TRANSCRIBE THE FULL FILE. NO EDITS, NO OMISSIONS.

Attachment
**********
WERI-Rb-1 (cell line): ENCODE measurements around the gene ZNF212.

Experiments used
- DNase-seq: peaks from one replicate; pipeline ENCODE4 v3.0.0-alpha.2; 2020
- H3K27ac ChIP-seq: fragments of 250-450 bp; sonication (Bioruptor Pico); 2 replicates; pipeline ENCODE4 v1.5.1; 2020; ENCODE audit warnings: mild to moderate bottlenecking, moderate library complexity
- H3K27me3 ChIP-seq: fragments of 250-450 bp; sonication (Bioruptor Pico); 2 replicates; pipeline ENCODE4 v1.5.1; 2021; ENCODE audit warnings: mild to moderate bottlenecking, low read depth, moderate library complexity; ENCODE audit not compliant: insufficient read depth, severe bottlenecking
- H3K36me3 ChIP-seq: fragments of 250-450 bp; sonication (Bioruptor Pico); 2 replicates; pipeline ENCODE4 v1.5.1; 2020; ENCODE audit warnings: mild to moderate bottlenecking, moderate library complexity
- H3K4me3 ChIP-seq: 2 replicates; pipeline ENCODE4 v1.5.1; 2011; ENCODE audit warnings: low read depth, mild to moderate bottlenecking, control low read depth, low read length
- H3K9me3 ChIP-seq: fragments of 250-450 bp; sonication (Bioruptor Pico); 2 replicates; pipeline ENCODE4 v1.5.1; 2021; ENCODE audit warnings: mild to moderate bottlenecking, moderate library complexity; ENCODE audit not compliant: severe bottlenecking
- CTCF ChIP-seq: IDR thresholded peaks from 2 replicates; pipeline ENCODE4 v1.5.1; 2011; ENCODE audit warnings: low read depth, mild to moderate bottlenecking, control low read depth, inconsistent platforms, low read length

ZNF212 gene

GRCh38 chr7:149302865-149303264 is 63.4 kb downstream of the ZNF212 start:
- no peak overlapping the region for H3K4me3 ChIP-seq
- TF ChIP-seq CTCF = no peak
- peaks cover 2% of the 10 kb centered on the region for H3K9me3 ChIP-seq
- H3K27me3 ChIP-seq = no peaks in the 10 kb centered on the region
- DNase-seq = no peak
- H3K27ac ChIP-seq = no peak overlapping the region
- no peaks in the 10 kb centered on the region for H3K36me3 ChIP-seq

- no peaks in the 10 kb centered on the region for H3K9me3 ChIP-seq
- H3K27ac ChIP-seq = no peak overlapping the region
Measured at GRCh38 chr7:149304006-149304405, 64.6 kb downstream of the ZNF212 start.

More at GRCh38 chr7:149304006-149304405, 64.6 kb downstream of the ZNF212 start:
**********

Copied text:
WERI-Rb-1 (cell line): ENCODE measurements around the gene ZNF212.

Experiments used
- DNase-seq: peaks from one replicate; pipeline ENCODE4 v3.0.0-alpha.2; 2020
- H3K27ac ChIP-seq: fragments of 250-450 bp; sonication (Bioruptor Pico); 2 replicates; pipeline ENCODE4 v1.5.1; 2020; ENCODE audit warnings: mild to moderate bottlenecking, moderate library complexity
- H3K27me3 ChIP-seq: fragments of 250-450 bp; sonication (Bioruptor Pico); 2 replicates; pipeline ENCODE4 v1.5.1; 2021; ENCODE audit warnings: mild to moderate bottlenecking, low read depth, moderate library complexity; ENCODE audit not compliant: insufficient read depth, severe bottlenecking
- H3K36me3 ChIP-seq: fragments of 250-450 bp; sonication (Bioruptor Pico); 2 replicates; pipeline ENCODE4 v1.5.1; 2020; ENCODE audit warnings: mild to moderate bottlenecking, moderate library complexity
- H3K4me3 ChIP-seq: 2 replicates; pipeline ENCODE4 v1.5.1; 2011; ENCODE audit warnings: low read depth, mild to moderate bottlenecking, control low read depth, low read length
- H3K9me3 ChIP-seq: fragments of 250-450 bp; sonication (Bioruptor Pico); 2 replicates; pipeline ENCODE4 v1.5.1; 2021; ENCODE audit warnings: mild to moderate bottlenecking, moderate library complexity; ENCODE audit not compliant: severe bottlenecking
- CTCF ChIP-seq: IDR thresholded peaks from 2 replicates; pipeline ENCODE4 v1.5.1; 2011; ENCODE audit warnings: low read depth, mild to moderate bottlenecking, control low read depth, inconsistent platforms, low read length

ZNF212 gene

GRCh38 chr7:149302865-149303264 is 63.4 kb downstream of the ZNF212 start:
- no peak overlapping the region for H3K4me3 ChIP-seq
- TF ChIP-seq CTCF = no peak
- peaks cover 2% of the 10 kb centered on the region for H3K9me3 ChIP-seq
- H3K27me3 ChIP-seq = no peaks in the 10 kb centered on the region
- DNase-seq = no peak
- H3K27ac ChIP-seq = no peak overlapping the region
- no peaks in the 10 kb centered on the region for H3K36me3 ChIP-seq

- no peaks in the 10 kb centered on the region for H3K9me3 ChIP-seq
- H3K27ac ChIP-seq = no peak overlapping the region
Measured at GRCh38 chr7:149304006-149304405, 64.6 kb downstream of the ZNF212 start.

More at GRCh38 chr7:149304006-149304405, 64.6 kb downstream of the ZNF212 start: